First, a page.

Herpes and Nutrition: Can Food Fuel an Outbreak?

Herpes outbreaks come and go like clockwork for some, while others find their symptoms do not follow a distinct or recurring pattern. One thing that does seem to be consistent, however, is the role of diet in keeping herpes under control.

Diet and Herpes

Herpes is an illness that does not die in a set amount of time. Unlike a cold or flu virus, herpes does not have a definitive end date and continues to live in the human body permanently, lying dormant for some of the time, and resurging at others. As is the case with illness as a whole, diet can play a huge role in how often and how severely flare-ups occur.

Diet is related to herpes in several ways, ranging from simple immunity to the body’s acidity and bacterial balance. Food has the potential to make or break your herpes and create a healthy balance within your body, or wreak havoc and prompt outbreaks.

How Food Changes Herpes


Your immune system’s strength and efficacy is largely tied to your dietary habits. While diet will not change everything about your body, the food you eat is what fuels you and provides your body with the building blocks it needs to function. If your diet is filled with high-sugar foods, unhealthy fats, and empty calories, your immune system will not be strong enough to ward off impending flare-ups.

Conversely, if your diet is rich in fermented and probiotic-rich foods, plenty of vegetables, and healthy fats, you have a much greater chance of avoiding future outbreaks and keeping your body’s health strong.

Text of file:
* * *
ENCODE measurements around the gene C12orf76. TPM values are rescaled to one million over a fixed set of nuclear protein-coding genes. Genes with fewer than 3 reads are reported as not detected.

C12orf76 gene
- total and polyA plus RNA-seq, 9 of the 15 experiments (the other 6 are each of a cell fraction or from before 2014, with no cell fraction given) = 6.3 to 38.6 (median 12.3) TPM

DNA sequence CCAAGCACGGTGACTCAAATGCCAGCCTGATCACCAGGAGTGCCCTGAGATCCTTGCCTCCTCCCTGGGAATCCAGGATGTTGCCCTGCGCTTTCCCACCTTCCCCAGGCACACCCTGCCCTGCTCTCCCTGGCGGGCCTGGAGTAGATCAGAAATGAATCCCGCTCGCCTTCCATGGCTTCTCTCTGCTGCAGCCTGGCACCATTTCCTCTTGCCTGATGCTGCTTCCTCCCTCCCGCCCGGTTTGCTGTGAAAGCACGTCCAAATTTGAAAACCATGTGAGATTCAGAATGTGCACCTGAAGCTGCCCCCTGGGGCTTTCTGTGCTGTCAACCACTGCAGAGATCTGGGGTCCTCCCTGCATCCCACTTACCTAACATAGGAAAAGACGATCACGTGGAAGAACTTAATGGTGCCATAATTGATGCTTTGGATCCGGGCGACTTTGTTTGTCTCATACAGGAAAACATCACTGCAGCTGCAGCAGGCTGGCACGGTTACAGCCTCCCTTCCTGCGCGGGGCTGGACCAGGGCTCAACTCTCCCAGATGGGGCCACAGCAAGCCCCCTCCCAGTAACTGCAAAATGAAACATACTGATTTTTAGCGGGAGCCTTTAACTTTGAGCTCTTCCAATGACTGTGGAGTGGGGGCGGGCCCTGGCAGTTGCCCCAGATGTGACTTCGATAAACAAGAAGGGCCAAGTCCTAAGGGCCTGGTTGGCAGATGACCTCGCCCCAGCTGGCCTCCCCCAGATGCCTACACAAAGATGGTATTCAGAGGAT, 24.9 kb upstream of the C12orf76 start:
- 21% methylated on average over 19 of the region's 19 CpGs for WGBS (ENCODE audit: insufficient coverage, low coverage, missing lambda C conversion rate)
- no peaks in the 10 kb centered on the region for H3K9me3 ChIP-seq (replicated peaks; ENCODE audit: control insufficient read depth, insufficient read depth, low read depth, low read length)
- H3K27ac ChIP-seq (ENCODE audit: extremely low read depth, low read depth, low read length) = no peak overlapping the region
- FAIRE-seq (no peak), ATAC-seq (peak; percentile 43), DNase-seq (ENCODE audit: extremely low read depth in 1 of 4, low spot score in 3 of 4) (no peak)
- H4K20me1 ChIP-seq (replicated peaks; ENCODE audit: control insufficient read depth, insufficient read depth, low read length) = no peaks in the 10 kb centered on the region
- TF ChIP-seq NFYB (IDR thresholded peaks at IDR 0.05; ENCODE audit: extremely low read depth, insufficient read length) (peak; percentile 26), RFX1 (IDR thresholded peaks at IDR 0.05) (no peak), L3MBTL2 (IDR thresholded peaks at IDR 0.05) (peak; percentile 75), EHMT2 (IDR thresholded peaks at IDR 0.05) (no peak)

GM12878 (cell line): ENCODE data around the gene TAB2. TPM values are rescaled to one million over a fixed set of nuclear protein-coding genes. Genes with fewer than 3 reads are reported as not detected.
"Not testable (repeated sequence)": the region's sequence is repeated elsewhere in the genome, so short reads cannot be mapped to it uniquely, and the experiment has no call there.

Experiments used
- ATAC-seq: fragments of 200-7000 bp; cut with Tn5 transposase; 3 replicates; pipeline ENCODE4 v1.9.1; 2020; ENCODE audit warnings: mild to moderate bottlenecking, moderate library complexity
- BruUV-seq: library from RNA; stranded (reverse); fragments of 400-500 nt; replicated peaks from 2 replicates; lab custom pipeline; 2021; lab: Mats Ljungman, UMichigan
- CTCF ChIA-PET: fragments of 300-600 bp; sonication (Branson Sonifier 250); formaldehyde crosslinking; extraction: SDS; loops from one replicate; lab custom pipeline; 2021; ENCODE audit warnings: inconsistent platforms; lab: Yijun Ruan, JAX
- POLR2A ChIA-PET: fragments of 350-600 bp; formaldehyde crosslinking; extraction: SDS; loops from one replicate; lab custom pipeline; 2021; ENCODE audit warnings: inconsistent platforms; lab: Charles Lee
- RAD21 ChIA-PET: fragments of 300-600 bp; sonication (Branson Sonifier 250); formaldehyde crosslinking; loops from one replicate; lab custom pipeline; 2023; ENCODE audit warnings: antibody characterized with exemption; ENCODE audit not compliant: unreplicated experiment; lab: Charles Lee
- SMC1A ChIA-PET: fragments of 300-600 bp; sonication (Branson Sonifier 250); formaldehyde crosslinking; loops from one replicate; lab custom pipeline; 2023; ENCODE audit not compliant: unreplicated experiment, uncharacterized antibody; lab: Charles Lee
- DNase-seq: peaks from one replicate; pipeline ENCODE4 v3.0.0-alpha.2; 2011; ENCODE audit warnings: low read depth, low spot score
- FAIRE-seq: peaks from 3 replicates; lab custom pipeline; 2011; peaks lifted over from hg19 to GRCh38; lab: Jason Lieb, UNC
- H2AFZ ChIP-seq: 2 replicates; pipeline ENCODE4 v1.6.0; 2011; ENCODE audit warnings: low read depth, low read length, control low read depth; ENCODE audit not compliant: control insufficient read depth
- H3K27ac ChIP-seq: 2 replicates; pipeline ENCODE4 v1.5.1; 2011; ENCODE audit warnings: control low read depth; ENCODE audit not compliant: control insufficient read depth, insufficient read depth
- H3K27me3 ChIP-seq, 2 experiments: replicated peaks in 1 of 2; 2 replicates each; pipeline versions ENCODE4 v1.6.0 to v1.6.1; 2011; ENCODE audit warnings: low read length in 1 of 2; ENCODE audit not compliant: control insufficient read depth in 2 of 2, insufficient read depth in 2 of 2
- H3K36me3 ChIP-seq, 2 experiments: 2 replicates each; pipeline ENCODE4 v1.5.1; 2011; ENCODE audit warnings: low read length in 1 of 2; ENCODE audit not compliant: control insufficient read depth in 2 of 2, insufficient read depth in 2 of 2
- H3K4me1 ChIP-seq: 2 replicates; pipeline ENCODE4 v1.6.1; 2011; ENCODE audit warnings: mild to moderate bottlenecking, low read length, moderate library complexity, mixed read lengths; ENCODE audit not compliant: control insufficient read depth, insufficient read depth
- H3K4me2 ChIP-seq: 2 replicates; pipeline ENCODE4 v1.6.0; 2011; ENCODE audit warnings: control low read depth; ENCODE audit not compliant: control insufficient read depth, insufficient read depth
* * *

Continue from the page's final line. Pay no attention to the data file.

Your body requires a certain balance of acidity. If acids are too high, you run the risk of suffering from problems with your metabolism being too high, and incurring acidity issues such as indigestion. If your acidity levels are too low, your metabolism might not move quickly enough, and you might suffer from constipation, undue weight gain, or general sluggishness.

Although these issues might not seem related to herpes, any time your boy is not functioning at its optimal level, you run the risk of having an outbreak. Certain amino acids have a profound effect on herpes. Foods high in arginine (think chocolate, peanuts, wheat, and soy) actually feed herpes, while foods high in lysine (most often found in meat, fish, and yogurt).

Keeping your body in good health despite having herpes requires some sacrifice in your diet, but is not an impossible task. Paying close attention to the foods you eat and your overall health will help keep outbreaks to a minimum and can greatly improve your quality of life.